Remember when The Lone Ranger, Grand Central Station! and The Green Hornet kept us riveted to the radio with the actors’ expressive voices and, of course, the sound effects?  Artistic Director Kandie Carle returns to Ventfort Hall Mansion and Gilded Age Museum with members of her East Haddam Stage Company presenting Sherlock Holmes and the Adventure of the Speckled Band.  The live-action “radio” drama features Victorian superstar actor William Gillette’s actual 1930 radio script, complete with sound effects, audience participation and four actors portraying seven characters. Gillette, a native of Connecticut, was a prominent American actor-manager, playwright and stage manager in the late 19th and early 20th centuries. He is best remembered for portraying Sherlock Holmes on stage (1,300 times over 30 years) and in a 1916 silent film.  His portrayal helped create the modern image of the fictional detective.  Gillette’s use of the deerstalker cap and curved pipe became enduring symbols of the character.  He is also known for introducing realism to the theater with new types of sets, costumes, props, sound effects and a new form of acting.   This show at Ventfort Hall, Sherlock Holmes and the Adventure of the Speckled Band, will consist of classic sound effects and a real 1930 radio script performed by four actors playing seven parts. 413-637-3206. 104 Walker Street. Lenox, MA. (Adults $; Children under 12 <$)

Saturday, October 8, 7:30pm; Friday, October 14, 7:30pm
Amazingly, Shakespeare’s poetry and plays from the 16th and 17th century are still read and analyzed regularly, and appear on required reading lists in high school and beyond. The world seems to agree that he is one of the greatest writers of all time. You can get a crash course in the plots of Shakespeare’s plays by attending Silverstone Theater Comany’s performance of The Complete Works of William Shakespeare (Abridged). This play is a comedic take on Shakespeare’s work, representing all 37 of Shakespeare’s works (poems included) in one evening’s entertainment. The performance will take place at The Arts Block. Reserve over the phone at 413-768-7514. 289 Main Street. Greenfield, MA. ($)

Friday, October 14, 2pm-3:30pm
Much has been said about the philosophy behind comedy and what makes something funny.Carol Burnett famously stated, “comedy is tragedy plus time.” But what we consider funny, and the kind of humor which appears in media, differs over time and across cultures. You can learn about the history of comedy at the Berkshire Museum series, “A Serious Look at 20th Century Comedy.” Fridays through October 28 (no session October 7), learn about the impact of silent film, radio, and early television through video clips, photos, illustrations and discussion. Drop-ins welcome, no registration required. 413-443-7171. 39 South Street. Route 7. Pittsfield, MA. (<$)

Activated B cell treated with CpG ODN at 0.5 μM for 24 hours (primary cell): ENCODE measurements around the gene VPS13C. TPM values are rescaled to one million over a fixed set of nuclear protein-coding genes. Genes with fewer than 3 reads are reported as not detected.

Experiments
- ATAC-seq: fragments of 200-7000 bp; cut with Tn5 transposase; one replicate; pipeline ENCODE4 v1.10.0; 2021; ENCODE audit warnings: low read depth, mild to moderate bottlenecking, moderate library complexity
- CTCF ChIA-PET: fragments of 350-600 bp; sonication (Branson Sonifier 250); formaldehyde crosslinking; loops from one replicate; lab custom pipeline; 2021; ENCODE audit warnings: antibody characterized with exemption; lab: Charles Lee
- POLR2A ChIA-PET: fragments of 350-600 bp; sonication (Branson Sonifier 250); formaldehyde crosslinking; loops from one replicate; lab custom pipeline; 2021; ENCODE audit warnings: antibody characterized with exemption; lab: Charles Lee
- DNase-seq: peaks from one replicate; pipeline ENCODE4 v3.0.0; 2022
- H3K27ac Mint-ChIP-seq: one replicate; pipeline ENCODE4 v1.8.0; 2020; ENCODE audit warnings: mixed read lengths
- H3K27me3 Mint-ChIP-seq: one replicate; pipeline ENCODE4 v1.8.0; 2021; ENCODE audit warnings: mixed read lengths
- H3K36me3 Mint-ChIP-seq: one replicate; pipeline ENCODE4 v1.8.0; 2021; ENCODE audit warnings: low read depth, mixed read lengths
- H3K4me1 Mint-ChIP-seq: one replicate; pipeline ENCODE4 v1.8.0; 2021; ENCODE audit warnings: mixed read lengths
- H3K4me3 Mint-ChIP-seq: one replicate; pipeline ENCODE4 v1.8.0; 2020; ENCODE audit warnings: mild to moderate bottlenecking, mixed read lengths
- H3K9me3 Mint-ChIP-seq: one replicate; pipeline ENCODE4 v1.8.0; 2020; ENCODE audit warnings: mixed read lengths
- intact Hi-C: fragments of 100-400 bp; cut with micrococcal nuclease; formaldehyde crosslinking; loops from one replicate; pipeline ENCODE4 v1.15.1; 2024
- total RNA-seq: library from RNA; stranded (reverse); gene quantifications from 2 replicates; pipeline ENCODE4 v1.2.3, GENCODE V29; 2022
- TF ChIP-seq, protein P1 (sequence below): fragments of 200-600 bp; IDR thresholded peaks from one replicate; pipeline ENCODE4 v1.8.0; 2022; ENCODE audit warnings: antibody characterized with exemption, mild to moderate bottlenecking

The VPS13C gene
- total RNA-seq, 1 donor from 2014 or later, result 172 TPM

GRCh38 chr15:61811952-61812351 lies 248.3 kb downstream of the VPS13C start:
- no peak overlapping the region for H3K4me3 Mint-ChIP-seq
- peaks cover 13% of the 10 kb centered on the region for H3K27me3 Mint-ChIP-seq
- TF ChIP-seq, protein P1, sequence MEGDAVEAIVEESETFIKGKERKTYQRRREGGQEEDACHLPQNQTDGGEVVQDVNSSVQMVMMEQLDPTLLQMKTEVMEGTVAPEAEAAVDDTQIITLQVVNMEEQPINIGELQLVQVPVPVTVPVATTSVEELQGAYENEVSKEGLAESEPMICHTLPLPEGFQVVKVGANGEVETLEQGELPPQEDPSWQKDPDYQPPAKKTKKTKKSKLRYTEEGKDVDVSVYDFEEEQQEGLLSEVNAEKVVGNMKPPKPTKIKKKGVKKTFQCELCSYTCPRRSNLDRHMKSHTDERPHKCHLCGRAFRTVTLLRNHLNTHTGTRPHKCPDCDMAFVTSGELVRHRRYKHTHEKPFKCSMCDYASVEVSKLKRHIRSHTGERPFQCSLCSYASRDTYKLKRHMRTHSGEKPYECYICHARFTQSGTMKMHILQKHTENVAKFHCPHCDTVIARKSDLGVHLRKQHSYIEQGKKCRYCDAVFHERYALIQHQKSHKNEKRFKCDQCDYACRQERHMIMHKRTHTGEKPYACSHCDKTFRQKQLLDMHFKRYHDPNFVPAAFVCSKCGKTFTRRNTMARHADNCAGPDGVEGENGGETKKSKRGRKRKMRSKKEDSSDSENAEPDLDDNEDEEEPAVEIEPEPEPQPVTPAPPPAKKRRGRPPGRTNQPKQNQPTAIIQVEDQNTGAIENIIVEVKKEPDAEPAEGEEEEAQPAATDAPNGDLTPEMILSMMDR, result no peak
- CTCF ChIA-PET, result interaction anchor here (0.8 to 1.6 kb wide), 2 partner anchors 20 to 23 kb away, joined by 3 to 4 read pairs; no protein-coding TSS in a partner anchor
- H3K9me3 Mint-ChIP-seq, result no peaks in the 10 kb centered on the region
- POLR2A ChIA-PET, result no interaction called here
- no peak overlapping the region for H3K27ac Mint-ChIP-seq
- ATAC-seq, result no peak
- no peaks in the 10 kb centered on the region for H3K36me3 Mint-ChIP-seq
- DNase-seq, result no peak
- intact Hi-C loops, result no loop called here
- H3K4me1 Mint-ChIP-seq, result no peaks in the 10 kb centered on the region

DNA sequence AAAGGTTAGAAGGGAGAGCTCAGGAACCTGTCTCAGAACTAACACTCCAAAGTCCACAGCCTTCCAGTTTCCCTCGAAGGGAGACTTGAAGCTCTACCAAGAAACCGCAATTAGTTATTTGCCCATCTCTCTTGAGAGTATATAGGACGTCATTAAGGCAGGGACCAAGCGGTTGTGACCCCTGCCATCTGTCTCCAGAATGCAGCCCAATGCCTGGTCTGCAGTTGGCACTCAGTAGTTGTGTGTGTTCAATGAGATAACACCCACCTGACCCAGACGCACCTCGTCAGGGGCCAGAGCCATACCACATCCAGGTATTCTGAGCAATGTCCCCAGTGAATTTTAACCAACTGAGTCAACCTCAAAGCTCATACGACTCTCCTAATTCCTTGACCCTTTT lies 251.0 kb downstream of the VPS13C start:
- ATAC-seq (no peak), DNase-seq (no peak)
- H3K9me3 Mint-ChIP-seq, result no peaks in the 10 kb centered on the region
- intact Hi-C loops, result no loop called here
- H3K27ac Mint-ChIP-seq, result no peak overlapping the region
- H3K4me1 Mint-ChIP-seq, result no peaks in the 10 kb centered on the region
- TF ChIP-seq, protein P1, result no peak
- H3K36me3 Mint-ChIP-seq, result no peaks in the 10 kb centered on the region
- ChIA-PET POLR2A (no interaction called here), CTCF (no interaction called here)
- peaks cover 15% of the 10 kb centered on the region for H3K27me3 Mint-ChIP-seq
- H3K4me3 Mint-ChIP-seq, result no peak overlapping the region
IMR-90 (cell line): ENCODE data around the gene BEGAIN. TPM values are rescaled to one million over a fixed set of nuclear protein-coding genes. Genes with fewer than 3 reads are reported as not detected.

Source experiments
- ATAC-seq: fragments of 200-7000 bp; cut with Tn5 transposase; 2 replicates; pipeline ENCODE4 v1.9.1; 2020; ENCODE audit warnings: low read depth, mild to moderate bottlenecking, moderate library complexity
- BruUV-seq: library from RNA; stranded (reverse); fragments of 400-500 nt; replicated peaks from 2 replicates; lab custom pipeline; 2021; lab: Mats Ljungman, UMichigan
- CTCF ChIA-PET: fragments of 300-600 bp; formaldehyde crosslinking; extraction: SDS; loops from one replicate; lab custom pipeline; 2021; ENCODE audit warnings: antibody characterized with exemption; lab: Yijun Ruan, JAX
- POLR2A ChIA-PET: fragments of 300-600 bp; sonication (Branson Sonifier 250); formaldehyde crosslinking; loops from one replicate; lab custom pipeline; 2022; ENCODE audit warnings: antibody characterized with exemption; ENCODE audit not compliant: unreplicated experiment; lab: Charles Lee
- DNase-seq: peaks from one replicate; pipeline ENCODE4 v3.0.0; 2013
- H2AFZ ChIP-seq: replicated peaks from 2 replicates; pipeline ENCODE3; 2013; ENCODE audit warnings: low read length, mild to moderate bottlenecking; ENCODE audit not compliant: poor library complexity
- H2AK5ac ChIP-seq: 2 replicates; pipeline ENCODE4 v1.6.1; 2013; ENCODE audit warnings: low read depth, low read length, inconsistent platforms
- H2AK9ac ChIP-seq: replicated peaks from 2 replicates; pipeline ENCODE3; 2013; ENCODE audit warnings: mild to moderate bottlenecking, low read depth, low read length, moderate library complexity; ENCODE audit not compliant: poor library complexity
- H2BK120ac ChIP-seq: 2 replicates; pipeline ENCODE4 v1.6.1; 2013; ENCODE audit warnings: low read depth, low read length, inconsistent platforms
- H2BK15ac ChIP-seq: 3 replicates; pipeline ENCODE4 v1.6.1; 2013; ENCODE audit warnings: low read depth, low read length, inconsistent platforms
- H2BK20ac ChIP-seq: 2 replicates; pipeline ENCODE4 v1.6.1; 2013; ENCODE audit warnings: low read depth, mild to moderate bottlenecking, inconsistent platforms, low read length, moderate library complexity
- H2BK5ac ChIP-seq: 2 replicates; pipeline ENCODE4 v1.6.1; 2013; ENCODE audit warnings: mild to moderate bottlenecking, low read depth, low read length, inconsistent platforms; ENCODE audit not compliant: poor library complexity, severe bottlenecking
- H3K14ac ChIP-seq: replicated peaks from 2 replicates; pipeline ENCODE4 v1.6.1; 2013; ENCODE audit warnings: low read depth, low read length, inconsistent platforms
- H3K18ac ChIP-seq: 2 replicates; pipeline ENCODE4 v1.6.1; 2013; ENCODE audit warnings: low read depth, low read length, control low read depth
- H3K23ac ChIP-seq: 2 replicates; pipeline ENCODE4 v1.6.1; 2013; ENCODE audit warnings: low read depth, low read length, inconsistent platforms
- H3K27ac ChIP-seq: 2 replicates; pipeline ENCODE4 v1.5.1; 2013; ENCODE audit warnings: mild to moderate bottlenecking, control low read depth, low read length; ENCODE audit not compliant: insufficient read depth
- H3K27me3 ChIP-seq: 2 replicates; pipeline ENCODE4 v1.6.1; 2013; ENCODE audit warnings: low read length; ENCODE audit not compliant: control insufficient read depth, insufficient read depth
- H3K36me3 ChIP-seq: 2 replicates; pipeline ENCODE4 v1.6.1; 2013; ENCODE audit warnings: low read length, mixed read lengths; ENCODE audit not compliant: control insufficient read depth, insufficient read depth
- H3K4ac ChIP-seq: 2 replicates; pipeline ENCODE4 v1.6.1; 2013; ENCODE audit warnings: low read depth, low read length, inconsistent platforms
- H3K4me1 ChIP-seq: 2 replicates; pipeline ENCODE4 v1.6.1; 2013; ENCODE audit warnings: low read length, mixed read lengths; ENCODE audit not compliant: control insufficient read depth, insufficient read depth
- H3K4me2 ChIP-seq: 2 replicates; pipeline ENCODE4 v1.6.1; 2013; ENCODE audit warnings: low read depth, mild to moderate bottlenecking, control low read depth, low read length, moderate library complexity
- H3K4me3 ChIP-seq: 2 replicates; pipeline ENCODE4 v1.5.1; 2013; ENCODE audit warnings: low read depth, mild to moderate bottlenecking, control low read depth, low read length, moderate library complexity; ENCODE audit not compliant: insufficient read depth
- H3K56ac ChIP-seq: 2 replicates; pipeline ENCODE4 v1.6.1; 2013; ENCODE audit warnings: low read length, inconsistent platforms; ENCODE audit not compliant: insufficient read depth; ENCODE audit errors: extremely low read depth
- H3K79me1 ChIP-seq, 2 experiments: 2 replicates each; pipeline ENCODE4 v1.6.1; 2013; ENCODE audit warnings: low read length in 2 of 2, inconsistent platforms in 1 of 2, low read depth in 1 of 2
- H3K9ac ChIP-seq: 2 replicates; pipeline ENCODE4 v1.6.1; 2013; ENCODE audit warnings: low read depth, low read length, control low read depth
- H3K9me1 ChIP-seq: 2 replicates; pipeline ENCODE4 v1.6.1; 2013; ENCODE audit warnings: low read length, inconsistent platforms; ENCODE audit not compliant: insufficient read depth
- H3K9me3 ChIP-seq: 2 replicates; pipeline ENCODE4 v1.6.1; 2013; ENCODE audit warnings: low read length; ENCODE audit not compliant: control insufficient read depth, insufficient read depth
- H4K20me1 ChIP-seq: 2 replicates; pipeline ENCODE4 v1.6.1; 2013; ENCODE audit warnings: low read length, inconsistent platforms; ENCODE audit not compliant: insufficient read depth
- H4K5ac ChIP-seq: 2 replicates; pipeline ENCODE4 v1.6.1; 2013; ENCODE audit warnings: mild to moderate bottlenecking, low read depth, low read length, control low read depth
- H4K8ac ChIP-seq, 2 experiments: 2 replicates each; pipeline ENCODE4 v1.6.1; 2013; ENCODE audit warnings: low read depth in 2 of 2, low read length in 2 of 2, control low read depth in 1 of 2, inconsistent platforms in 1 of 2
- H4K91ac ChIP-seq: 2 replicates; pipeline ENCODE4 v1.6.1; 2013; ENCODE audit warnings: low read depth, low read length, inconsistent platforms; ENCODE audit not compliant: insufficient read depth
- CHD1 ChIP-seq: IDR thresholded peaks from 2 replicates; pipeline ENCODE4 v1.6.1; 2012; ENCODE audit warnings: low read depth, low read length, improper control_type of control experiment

Film Studies

Saturday, October 8, 2pm; Sunday, October 9, 12:30pm
The 2016 animated film Kubo and the Two Strings (Rated PG) is an action-adventure set in a fantastical Japan. The kindhearted Kubo tells enchanting stories to the people of his seaside town, and accidentally summons a mythical spirit from his past and must flee and battle gods and monsters. Families are invited to Images Cinema to join Kubo on his journey. Older children and adults may be interested in the stop motion animation style of the film, a cinematic technique which combines movable models with photography. 50 Spring Street. 413-458-5612. Williamstown, MA. (<$)


Saturday, October 8, 1pm-3pm
Do you have a daughter who enjoys rollerblading, biking, or skating? Maybe she would like ice hockey too! Hockey is a fast-paced, exciting sport combining skating skills with other feats of strength and hand-eye coordination. Girls ages four and up can try hockey, no experience necessary, at Try Hockey for Free Day! Skate rentals will also be provided. Bring winter gloves and a bicycle or hockey helmet. You can register in advance online. For more information, contact Karen Skolfield at skolfield@engin.umass.edu. UMass Mullins Center Community Rink. Commonwealth Avenue. Amherst, MA. (FREE)


Used around the world for millennia, scarecrows are without a doubt an icon of the Halloween season. By studying scarecrow history and participating in community celebrations, families can learn about the agricultural necessity of the bird-deterrents and find a seasonal outlet for creativity! Read more in our post, Scarecrow Studies Illuminate Cultural History and Creative-Free Play.

Saturday, October 8, 12pm-2pm
Scarecrows are an old and practical invention, used to frighten away birds which harm crops. The history of scarecrows begins in Egypt, where the earliest records of the use of scarecrows have been found. Rather than using models of humans, farmers along the Nile River built wooden frames with nets in their wheat fields, and used their scarecrow-like devices to trap quail who would visit their fields to feast on wheat. So, rather than scaring away birds, these early scarecrow-users actually protected their crops and caught their dinner at the same time!  This practical invention has also made a strong cultural impact and led to people creating scarecrows for decorative purposes, particularly in the spooky fall months. You can engage with this local agricultural history and cultural tradition by attending this Scarecrow Stuffing Party! There will also be a bake sale. Call to reserve your scarecrow. 413-863-2116. Unity Park. 56 First Street. Turners Falls, MA. (<$)